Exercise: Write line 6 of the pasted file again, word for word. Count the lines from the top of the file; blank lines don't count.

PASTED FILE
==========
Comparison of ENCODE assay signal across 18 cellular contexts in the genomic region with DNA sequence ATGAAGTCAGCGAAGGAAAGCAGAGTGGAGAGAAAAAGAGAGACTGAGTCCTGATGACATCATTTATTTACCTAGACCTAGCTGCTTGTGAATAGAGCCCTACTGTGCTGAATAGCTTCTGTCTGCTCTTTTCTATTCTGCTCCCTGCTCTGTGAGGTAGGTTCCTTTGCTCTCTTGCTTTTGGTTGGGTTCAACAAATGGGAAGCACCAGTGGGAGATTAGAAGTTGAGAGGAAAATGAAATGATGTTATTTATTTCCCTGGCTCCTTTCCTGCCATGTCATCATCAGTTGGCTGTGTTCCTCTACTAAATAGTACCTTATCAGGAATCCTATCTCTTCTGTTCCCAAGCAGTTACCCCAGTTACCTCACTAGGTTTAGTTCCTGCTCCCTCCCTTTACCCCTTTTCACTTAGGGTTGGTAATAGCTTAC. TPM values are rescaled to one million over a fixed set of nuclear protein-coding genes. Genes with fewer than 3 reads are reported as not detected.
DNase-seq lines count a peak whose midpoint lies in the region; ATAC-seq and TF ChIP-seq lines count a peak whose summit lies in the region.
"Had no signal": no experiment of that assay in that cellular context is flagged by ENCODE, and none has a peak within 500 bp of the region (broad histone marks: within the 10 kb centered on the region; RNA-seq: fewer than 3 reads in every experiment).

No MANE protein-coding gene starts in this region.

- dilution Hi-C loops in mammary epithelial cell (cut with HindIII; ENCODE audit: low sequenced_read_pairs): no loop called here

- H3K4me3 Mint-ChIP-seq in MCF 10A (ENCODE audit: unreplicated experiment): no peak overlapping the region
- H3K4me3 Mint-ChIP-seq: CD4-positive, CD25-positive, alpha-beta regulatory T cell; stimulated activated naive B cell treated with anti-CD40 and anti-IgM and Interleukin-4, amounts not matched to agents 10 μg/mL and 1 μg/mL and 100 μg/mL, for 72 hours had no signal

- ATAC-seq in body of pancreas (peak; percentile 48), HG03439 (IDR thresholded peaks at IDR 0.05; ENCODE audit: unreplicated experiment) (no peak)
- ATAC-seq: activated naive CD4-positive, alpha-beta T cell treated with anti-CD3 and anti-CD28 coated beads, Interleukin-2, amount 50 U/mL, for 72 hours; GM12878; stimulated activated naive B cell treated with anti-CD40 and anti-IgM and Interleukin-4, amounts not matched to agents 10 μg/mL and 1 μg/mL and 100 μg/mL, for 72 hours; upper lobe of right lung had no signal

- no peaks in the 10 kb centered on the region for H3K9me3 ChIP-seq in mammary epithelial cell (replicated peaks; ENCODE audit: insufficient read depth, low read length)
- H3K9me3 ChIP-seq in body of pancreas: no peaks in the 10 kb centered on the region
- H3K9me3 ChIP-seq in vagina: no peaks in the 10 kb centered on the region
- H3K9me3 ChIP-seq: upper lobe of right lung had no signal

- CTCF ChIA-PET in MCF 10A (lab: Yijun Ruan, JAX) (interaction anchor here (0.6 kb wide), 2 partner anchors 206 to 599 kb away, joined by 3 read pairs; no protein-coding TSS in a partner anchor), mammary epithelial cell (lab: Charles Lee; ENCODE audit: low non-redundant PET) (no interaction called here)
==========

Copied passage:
- H3K4me3 Mint-ChIP-seq in MCF 10A (ENCODE audit: unreplicated experiment): no peak overlapping the region